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  • CPD DROP article

    Interesting article. Sounds like things are worse than were previously known. Maybe they will figure out a way to get some classes going.


    Police To Lose Nearly 100 Veteran Officers In 2011

    By Denise Yost
    Managing Editor, nbc4i.com
    Published: April 30, 2009

    COLUMBUS, Ohio—The Columbus Division of Police is on the verge of losing thousands of years of combined experience.

    The deferred retirement option plan—or DROP—started in 2003 as a way for officers to put more money toward retirement. But those who entered are required to retire eight years after they signed up. The first exists will occur in 2011.

    The murders of Lynn Vest and Jeremy Pickens made headlines back in 1980.

    It’s a cold case that Sergeant Jeff Sacksteder still lingers over.

    “Anytime you lose your daughter and grandchild in one swoop, that’s pretty agonizing,“ Sacksteder said.

    The case file has grown and Sacksteder keeps up with all of the details. It’s one of 600 cold case in Columbus on any given day.

    “You need to have the ability to know where to go and does this case have any legs,“ Sacksteder said.

    He knows most of the cases by heart. It’s a skill that can only be learned with time—no matter how much training you have.

    “The biggest thing is the people. It’s the networking. It’s the contacts and sources that you’ve been able to obtain from being in this position over ten years,“ Sacksteder said.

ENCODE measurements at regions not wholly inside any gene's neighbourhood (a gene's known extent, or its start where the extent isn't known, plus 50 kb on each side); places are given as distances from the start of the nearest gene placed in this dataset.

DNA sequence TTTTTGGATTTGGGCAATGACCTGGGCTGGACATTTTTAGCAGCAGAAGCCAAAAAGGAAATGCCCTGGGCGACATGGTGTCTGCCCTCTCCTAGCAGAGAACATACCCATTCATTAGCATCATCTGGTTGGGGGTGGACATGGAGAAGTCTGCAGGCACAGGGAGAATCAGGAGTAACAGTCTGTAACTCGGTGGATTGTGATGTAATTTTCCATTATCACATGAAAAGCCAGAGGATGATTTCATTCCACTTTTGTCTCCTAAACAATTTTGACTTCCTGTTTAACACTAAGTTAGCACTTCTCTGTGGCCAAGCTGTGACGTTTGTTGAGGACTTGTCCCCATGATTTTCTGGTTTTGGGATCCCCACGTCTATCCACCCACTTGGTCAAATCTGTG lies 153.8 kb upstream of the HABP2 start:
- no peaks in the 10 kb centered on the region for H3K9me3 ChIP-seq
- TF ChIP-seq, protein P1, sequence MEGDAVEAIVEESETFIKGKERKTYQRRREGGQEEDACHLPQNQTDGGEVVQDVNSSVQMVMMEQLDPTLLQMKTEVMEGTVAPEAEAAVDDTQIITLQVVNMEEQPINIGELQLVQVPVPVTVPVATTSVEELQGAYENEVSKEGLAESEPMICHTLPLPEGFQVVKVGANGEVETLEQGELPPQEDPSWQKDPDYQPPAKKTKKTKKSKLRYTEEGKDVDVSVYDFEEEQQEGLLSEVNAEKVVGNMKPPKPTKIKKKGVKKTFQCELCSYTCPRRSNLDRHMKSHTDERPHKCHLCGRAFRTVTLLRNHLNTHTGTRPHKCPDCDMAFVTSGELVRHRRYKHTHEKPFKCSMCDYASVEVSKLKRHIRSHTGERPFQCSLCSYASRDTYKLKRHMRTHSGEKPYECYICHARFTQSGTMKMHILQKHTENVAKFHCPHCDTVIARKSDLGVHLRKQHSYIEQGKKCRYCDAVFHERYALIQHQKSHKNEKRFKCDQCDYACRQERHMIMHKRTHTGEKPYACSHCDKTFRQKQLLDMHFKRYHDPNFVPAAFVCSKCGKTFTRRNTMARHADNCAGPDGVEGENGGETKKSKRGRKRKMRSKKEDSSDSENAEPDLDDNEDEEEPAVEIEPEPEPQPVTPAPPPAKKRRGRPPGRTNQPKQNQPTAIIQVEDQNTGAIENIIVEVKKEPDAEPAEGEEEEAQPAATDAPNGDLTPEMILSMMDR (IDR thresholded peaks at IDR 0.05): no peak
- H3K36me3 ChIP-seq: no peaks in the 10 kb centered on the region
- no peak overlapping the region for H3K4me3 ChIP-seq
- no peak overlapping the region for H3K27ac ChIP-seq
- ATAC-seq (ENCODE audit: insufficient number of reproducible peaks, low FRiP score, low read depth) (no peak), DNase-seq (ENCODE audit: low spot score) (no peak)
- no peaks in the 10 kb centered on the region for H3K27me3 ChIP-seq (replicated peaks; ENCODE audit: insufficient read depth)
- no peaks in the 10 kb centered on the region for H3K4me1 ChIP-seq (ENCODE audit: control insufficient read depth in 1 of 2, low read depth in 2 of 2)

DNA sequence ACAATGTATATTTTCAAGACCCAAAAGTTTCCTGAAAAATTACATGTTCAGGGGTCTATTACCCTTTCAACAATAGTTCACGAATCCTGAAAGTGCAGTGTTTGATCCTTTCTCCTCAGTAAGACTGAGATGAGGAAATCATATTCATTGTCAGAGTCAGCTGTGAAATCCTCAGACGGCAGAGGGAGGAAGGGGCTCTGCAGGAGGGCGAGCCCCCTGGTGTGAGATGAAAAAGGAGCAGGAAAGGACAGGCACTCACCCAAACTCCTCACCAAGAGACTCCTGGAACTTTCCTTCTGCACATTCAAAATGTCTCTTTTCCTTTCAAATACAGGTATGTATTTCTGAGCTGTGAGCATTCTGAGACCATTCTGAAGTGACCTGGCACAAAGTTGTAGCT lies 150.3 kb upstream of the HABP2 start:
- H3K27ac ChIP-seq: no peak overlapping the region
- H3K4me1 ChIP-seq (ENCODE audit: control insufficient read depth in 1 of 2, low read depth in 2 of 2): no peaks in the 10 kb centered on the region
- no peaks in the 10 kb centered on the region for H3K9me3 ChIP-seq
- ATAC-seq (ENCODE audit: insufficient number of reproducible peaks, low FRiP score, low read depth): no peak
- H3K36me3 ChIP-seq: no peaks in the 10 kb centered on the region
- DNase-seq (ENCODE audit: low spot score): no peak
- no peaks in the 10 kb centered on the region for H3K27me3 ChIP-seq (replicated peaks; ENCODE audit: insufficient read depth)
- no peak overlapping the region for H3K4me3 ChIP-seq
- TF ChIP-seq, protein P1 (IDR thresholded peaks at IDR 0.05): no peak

When Sacksteder leaves through the DROP program, 41 years of experience and 15 years in cold cases go with him.

    In 2011, about 100 police officers will retire nearly all at once.

    “I think the city has to be aware that they are going to lose some senior positions,“ Sacksteder said.

    In 2007, police conducted a study and found that in order to balance the city’s growth with DROP losses, the city needed to appoint 580 recruits between 2007 and 2010. So far, there have only been 159 recruits—87 in 2007 and 72 in 2008.

    “I think it’s been a good warning for the city for them to know how many people are going to retire and take advantage of that,“ said Fraternal Order of Police President Jim Gilbert.

    But due to budget constraints, the city has no police recruit classes scheduled this year.

    “2010 is crucial to try and get classes in and that’s what we hope to do, but it’s driven by resources,“ said Antone White, spokesperson for the Department of Public Safety.